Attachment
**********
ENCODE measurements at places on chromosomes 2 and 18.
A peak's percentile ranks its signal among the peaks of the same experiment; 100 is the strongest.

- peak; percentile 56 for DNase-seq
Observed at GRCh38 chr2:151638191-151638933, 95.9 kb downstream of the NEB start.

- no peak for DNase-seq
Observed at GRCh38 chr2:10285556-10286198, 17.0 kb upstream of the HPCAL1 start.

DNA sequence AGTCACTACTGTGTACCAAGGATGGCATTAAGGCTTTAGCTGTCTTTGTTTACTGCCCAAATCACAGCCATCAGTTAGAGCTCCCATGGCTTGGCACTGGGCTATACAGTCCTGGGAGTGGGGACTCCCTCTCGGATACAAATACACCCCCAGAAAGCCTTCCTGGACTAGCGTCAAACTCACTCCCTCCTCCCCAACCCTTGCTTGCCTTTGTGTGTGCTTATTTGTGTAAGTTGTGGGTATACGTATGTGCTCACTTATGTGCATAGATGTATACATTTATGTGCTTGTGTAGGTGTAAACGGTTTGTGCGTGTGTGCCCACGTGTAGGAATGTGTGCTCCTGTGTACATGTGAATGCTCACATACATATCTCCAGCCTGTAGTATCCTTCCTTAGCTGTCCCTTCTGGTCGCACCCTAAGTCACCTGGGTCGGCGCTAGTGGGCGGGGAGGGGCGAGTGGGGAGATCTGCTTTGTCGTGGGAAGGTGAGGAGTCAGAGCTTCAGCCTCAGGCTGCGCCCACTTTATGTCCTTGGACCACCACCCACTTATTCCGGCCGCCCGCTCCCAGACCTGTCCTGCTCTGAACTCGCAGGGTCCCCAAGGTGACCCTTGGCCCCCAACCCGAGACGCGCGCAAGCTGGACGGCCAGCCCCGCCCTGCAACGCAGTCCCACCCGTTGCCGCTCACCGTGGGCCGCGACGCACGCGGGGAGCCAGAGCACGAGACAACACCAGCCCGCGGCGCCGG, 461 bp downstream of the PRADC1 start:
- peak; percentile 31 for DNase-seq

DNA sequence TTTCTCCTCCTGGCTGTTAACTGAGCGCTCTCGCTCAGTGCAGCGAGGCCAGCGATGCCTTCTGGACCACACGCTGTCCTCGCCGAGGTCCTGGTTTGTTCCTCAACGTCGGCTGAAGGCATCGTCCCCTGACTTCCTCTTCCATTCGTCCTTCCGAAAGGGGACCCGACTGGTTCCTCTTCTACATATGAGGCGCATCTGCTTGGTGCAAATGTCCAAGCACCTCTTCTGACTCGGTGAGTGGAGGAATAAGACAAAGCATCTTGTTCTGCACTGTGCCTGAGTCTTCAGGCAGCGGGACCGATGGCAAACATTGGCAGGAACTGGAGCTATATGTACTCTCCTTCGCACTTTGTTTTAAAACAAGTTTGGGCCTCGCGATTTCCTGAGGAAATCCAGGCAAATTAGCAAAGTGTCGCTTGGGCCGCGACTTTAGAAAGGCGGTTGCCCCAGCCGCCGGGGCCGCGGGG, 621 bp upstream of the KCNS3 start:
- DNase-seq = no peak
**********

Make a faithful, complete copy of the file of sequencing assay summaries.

ENCODE measurements at places on chromosomes 2 and 18.
A peak's percentile ranks its signal among the peaks of the same experiment; 100 is the strongest.

- peak; percentile 56 for DNase-seq
Observed at GRCh38 chr2:151638191-151638933, 95.9 kb downstream of the NEB start.

- no peak for DNase-seq
Observed at GRCh38 chr2:10285556-10286198, 17.0 kb upstream of the HPCAL1 start.

DNA sequence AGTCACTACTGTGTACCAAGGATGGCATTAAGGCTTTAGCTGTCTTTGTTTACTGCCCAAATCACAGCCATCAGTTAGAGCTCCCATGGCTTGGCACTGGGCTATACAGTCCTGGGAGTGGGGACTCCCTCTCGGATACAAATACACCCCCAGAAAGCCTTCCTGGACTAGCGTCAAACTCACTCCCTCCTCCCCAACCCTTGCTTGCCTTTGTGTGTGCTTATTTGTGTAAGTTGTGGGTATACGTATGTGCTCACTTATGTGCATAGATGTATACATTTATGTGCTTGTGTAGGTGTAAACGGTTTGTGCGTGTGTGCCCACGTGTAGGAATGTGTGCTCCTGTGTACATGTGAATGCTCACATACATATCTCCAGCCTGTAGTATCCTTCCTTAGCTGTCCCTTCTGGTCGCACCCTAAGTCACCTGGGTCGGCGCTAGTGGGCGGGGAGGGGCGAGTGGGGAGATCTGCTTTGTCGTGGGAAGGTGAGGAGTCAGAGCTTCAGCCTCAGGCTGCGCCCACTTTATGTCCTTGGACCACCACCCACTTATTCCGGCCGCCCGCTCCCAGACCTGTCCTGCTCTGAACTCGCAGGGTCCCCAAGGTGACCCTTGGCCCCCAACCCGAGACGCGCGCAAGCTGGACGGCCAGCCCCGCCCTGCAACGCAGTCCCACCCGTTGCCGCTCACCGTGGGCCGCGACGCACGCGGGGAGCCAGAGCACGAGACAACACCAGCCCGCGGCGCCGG, 461 bp downstream of the PRADC1 start:
- peak; percentile 31 for DNase-seq

DNA sequence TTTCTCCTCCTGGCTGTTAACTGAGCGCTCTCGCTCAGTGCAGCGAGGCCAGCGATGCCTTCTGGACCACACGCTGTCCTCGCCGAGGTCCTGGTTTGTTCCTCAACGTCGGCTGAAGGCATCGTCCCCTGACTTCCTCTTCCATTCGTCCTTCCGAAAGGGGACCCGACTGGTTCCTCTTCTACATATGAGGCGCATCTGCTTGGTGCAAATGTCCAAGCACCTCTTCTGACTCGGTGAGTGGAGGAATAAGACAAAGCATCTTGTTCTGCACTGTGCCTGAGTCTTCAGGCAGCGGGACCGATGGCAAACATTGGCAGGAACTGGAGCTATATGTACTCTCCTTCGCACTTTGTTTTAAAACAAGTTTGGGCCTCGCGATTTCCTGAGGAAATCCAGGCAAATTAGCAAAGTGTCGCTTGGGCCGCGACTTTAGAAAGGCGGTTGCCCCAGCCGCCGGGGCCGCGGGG, 621 bp upstream of the KCNS3 start:
- DNase-seq = no peak